Without such advance consultation with OHR, District agencies have too often made muddled and incoherent decisions. The resulting problems have been compounded by the OCC’s bizarre interpretations of the law in a misguided sense of duty to defend the government even when it is clearly in the wrong. OCC itself should consult with and defer to the Director of OHR, and, in turn, the Director of OHR should not hesitate to exercise his or her duty to defend the Human Rights Law from being subverted.

There are opportunities now for Mr. Saunders to exercise the kind of initiative we are talking about. A recent article in a community newspaper, the Current, described a controversy involving the possible conversion of the Watergate Hotel into either a co-op or condo, a question that the Zoning Board will soon have to act upon. An ANC Commissioner was quoted as saying he wanted a co-op specifically so that the co-op board could bar students at nearby George Washington University from buying any units -- a policy that would be in flagrant violation of the Human Rights Act’s bar on housing discrimination on the basis of matriculation. We would hope that Mr. Saunders will promptly notify the Zoning Board of OHR’s interest in this matter, so that illegal discrimination can be stopped before it even begins.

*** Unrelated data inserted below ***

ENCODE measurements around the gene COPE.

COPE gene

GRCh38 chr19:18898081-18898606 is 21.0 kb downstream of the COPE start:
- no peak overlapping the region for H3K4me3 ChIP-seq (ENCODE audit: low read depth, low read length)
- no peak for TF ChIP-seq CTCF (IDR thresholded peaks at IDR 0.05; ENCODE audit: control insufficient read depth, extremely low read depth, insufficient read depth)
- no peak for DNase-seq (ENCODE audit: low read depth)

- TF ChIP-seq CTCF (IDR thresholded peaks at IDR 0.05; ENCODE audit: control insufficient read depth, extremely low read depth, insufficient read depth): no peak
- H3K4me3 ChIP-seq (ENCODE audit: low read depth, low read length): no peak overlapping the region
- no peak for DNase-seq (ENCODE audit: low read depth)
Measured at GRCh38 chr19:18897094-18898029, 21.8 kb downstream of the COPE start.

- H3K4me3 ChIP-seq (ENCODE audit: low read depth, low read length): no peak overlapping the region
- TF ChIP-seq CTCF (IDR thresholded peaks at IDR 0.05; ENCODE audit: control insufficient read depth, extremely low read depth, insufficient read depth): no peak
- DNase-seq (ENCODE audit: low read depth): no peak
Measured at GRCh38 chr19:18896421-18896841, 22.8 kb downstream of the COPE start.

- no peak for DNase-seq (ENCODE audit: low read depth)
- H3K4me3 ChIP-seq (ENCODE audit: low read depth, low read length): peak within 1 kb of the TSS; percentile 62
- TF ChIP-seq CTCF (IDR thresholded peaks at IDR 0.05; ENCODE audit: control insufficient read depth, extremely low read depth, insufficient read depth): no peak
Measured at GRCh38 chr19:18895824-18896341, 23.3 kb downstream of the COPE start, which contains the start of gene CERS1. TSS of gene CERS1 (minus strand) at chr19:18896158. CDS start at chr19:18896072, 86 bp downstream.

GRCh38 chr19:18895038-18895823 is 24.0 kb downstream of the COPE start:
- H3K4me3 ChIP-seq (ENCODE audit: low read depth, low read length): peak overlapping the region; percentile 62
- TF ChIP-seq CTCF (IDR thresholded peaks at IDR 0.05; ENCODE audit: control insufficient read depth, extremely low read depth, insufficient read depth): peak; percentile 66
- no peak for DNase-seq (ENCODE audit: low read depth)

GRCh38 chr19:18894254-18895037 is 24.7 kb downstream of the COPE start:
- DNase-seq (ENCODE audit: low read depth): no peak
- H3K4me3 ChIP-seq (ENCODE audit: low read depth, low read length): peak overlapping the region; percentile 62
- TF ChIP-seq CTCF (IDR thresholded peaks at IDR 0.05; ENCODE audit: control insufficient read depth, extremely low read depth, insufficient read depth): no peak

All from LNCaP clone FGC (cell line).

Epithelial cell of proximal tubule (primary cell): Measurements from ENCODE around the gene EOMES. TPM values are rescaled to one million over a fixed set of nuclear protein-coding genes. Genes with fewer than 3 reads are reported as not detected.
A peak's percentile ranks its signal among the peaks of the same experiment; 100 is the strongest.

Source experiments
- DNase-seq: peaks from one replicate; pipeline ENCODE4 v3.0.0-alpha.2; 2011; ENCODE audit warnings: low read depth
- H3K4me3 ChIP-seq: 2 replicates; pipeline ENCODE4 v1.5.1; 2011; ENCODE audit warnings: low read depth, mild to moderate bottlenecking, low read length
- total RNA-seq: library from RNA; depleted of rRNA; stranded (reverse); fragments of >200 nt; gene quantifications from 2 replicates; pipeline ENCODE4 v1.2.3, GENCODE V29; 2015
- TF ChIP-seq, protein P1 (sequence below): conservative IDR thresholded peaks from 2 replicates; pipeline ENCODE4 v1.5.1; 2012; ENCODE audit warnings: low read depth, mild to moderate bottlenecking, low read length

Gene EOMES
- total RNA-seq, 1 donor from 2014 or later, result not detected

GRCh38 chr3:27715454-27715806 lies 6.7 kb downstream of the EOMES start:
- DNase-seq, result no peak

That same newspaper article quoted the ANC Commissioner as saying that several of the co-op boards within the existing Watergate complex already have by-laws barring purchases by students or their parents. We notified Ms. Wilburn about this on-going violation of the law, and she promptly authorized an official investigation, as the law explicitly allows OHR to do. We trust Mr. Saunders will pursue this investigation so that the entire matter is settled quickly and hopefully with as little fuss as possible.

Another illustration of the need for OHR to intervene at an early stage in other agencies’ deliberations was provided this past spring when a federal judge ruled against the D.C. Department of Consumer and Regulatory Affairs for rejecting an application for a residential facility to house six handicapped individuals. DCRA was obviously oblivious to its responsibilities under both federal and civil rights statutes. At last word, the OCC was still considering the possibility of an appeal. We would urge Mr. Saunders to intervene with both OCC and DCRA to end further judicial proceedings by simply bringing the District into compliance with basic civil rights principles.